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in class, we learned that over the complex numbers or the real numbers field, a normal operator is diagnosable, I got the idea why a normal operator is diagnosable over Complex field, but I didn't got the idea why a normal operator is diagonalizable over the real number field?

in the real number field, we can get that the characteristic polynomial is not a product of linear equations. why why normal operator is diagonalizable over the real number field ?

can we say that if a normal operator is diagonalizable over the real number field, then the operator is actually self-adjoint? Thank you

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I assume by "diagnosable" you mean "diagonalizable".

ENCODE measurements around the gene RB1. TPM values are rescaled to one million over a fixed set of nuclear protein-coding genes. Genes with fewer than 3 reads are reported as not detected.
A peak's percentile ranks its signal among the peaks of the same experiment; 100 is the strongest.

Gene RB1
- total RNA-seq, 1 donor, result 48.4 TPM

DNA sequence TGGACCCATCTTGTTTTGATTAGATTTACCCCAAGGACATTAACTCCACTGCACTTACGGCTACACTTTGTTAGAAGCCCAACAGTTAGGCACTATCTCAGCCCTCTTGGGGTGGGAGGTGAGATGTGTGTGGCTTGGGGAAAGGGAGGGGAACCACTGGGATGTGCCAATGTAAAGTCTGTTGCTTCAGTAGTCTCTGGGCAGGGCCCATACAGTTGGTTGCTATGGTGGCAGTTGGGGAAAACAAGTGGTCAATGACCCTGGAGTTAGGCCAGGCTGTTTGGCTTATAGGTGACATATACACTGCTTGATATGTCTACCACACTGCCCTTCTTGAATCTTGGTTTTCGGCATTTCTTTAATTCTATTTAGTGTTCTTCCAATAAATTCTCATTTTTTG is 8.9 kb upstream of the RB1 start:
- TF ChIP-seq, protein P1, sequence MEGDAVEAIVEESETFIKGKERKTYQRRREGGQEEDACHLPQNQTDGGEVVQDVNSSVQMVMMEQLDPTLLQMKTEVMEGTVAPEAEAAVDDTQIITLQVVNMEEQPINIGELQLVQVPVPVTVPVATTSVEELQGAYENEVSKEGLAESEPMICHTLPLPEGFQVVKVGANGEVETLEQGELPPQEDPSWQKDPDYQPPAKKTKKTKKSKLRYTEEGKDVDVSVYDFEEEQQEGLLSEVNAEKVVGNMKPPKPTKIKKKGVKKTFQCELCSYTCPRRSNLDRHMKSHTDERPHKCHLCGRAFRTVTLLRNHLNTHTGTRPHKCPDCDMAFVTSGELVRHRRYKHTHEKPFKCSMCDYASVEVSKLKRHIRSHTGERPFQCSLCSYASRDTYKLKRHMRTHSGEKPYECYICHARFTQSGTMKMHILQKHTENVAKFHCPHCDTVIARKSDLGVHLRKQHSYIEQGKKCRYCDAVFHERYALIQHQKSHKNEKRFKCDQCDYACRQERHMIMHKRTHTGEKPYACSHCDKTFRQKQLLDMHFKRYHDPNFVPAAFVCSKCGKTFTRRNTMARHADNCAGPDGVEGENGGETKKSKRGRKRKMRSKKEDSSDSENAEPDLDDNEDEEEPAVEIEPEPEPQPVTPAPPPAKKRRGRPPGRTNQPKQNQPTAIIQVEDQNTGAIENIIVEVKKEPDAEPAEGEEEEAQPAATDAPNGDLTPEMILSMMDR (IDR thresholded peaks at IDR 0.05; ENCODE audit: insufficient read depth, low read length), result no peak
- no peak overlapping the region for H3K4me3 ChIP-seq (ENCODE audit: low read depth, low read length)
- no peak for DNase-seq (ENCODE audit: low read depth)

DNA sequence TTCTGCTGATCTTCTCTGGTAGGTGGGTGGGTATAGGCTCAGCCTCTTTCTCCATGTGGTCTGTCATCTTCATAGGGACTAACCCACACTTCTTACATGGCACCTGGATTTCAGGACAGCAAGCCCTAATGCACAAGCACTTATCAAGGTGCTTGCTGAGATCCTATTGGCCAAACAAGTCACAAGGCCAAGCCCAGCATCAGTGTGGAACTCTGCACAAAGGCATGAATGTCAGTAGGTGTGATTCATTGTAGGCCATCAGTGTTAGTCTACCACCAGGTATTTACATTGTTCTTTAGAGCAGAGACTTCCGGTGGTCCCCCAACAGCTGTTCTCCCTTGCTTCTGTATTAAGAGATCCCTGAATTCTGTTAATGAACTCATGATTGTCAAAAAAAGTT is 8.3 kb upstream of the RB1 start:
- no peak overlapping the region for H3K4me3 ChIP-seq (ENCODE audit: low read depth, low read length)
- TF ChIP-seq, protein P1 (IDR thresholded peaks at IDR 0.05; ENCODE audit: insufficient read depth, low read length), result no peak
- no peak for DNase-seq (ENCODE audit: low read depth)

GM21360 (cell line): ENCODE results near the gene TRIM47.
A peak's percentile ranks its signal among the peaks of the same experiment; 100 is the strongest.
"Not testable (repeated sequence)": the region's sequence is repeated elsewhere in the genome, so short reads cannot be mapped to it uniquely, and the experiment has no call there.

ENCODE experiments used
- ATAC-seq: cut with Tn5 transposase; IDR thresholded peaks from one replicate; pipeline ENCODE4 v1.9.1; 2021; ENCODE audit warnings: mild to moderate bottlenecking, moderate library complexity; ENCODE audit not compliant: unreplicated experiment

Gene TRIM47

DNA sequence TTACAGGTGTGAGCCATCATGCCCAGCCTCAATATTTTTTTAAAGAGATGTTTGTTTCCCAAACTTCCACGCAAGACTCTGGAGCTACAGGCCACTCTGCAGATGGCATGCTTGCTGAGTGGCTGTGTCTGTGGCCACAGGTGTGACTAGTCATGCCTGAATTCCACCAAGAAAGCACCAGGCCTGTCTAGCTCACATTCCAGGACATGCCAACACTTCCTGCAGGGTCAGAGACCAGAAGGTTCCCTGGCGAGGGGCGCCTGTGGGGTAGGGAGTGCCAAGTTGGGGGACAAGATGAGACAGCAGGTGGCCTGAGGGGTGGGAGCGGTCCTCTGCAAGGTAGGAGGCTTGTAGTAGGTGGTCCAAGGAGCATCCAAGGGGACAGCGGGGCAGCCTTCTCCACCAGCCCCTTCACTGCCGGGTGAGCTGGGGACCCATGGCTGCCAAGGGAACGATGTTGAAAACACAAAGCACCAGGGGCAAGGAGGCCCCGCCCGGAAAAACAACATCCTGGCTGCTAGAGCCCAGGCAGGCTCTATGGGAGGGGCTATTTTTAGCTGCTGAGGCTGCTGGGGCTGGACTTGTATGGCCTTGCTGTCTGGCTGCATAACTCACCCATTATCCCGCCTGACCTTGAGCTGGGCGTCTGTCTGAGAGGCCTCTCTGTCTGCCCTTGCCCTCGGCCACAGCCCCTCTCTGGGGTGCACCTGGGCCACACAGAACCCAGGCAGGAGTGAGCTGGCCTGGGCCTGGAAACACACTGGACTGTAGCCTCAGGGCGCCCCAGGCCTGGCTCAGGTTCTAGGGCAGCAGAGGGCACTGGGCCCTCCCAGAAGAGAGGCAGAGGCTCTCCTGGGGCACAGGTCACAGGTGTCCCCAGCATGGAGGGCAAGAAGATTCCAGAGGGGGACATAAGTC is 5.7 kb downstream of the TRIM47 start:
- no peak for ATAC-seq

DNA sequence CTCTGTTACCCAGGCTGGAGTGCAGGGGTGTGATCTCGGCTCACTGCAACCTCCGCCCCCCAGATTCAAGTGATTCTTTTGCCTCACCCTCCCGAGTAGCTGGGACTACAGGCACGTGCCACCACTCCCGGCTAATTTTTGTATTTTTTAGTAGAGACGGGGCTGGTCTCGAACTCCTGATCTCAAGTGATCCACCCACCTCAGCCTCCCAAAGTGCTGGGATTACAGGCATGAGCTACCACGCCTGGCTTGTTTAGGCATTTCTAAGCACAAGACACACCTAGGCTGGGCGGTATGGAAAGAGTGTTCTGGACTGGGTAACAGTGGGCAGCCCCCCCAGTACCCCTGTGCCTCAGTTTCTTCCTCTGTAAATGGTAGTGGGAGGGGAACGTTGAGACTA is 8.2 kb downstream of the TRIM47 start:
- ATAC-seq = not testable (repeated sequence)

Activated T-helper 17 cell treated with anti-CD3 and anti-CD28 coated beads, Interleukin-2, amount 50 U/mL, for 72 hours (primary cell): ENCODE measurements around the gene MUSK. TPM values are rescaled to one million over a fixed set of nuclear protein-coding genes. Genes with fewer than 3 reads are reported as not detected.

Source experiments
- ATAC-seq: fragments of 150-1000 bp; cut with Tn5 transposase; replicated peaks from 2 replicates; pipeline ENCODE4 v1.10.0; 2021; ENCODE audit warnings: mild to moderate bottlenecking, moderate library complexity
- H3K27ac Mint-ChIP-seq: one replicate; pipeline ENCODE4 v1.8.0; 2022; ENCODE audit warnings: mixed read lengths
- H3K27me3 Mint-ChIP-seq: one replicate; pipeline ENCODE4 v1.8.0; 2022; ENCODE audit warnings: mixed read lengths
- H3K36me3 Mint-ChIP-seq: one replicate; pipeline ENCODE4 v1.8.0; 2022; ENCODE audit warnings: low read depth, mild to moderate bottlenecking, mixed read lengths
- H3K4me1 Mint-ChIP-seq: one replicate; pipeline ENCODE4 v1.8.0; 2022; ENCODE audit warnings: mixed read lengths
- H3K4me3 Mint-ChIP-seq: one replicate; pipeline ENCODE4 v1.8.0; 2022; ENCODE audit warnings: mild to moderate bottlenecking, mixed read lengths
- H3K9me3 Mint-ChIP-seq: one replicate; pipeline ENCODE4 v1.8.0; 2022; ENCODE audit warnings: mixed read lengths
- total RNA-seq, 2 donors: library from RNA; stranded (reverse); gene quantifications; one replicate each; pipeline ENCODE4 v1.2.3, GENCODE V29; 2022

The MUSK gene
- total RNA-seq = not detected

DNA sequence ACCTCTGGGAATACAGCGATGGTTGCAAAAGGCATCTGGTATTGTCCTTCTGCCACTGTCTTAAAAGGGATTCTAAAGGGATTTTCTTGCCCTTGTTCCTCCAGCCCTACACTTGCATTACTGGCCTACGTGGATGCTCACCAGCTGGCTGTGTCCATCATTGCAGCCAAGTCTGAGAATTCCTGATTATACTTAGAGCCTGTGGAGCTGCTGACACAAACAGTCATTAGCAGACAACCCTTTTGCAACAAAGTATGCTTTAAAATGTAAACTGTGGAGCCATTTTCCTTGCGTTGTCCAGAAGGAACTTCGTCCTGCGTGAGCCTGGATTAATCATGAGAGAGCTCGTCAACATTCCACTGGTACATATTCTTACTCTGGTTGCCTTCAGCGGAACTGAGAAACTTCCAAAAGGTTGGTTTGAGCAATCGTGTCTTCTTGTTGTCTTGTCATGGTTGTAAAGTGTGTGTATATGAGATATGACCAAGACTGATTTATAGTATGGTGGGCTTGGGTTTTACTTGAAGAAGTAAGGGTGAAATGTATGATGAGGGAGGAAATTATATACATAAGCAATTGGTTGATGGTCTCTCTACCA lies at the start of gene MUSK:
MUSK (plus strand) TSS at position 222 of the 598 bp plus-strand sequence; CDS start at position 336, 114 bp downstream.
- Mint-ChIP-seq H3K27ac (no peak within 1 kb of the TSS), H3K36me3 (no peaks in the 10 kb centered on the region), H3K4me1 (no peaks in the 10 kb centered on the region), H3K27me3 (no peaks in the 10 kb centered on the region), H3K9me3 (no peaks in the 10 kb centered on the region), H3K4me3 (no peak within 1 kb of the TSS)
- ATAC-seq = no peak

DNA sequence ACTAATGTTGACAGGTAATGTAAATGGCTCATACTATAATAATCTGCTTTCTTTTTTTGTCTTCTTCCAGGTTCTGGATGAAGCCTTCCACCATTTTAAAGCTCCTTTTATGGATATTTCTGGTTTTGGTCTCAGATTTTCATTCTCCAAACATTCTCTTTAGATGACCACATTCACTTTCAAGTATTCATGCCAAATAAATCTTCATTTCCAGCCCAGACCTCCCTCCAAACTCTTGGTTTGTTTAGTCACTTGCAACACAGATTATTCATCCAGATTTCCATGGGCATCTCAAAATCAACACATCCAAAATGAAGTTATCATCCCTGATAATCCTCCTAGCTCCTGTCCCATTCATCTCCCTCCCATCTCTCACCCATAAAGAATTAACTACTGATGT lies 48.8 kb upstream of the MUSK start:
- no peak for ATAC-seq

It isn't. For example, the $2 \times 2$ rotation matrix $$ \pmatrix{\cos(\theta) & \sin(\theta)\cr -\sin(\theta) & \cos(\theta)}$$ is normal. It has eigenvalues $\exp(\pm i \theta)$, and is thus not diagonalizable over the reals unless $\sin(\theta) = 0$.

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  • $\begingroup$ On the other hand, it's normal, as it's diagonalizable over $\Bbb C$. $\endgroup$
    – Berci
    Jun 21 '20 at 17:47
  • $\begingroup$ What does "normal" mean over an arbitrary field? $\endgroup$ Jun 21 '20 at 18:28
  • $\begingroup$ T : V ---> V is a linear operator over finite dimensional inner product space over Field F (some field ) and T is a normal operator . can I deduce that T is diagonalizable ? if yes why ? $\endgroup$
    – user14732
    Jun 21 '20 at 18:58
  • $\begingroup$ I asked you to define "normal operator" over an arbitrary field. $\endgroup$ Jun 22 '20 at 0:23
  • $\begingroup$ I mean by" normal" operator a linear operator such that $T T^* = T^*T $, and our vector field is finite dimensional and is over some artistry Field (not some specified field)? is that now more clear ? $\endgroup$
    – user14732
    Jun 22 '20 at 5:07

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